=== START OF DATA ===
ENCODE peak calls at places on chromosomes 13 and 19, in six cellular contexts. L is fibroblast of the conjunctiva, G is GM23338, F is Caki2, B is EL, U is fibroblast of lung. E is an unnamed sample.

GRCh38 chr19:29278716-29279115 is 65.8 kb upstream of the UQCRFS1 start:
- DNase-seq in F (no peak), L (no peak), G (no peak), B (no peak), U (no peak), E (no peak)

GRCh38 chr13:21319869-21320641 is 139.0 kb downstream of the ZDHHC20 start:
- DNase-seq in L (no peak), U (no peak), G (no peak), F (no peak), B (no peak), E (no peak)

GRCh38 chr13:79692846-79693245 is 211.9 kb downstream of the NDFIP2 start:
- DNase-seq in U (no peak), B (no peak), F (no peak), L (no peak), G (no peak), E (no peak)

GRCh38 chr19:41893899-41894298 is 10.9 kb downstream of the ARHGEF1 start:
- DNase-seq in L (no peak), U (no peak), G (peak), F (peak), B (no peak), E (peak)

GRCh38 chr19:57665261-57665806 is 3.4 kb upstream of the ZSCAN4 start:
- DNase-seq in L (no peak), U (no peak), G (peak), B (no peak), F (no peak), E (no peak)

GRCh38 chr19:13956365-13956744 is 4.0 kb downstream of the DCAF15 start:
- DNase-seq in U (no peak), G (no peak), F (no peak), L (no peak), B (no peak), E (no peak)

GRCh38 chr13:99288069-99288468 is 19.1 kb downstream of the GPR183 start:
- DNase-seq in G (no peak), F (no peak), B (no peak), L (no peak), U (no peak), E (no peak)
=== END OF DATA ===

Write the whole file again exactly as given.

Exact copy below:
ENCODE peak calls at places on chromosomes 13 and 19, in six cellular contexts. L is fibroblast of the conjunctiva, G is GM23338, F is Caki2, B is EL, U is fibroblast of lung. E is an unnamed sample.

GRCh38 chr19:29278716-29279115 is 65.8 kb upstream of the UQCRFS1 start:
- DNase-seq in F (no peak), L (no peak), G (no peak), B (no peak), U (no peak), E (no peak)

GRCh38 chr13:21319869-21320641 is 139.0 kb downstream of the ZDHHC20 start:
- DNase-seq in L (no peak), U (no peak), G (no peak), F (no peak), B (no peak), E (no peak)

GRCh38 chr13:79692846-79693245 is 211.9 kb downstream of the NDFIP2 start:
- DNase-seq in U (no peak), B (no peak), F (no peak), L (no peak), G (no peak), E (no peak)

GRCh38 chr19:41893899-41894298 is 10.9 kb downstream of the ARHGEF1 start:
- DNase-seq in L (no peak), U (no peak), G (peak), F (peak), B (no peak), E (peak)

GRCh38 chr19:57665261-57665806 is 3.4 kb upstream of the ZSCAN4 start:
- DNase-seq in L (no peak), U (no peak), G (peak), B (no peak), F (no peak), E (no peak)

GRCh38 chr19:13956365-13956744 is 4.0 kb downstream of the DCAF15 start:
- DNase-seq in U (no peak), G (no peak), F (no peak), L (no peak), B (no peak), E (no peak)

GRCh38 chr13:99288069-99288468 is 19.1 kb downstream of the GPR183 start:
- DNase-seq in G (no peak), F (no peak), B (no peak), L (no peak), U (no peak), E (no peak)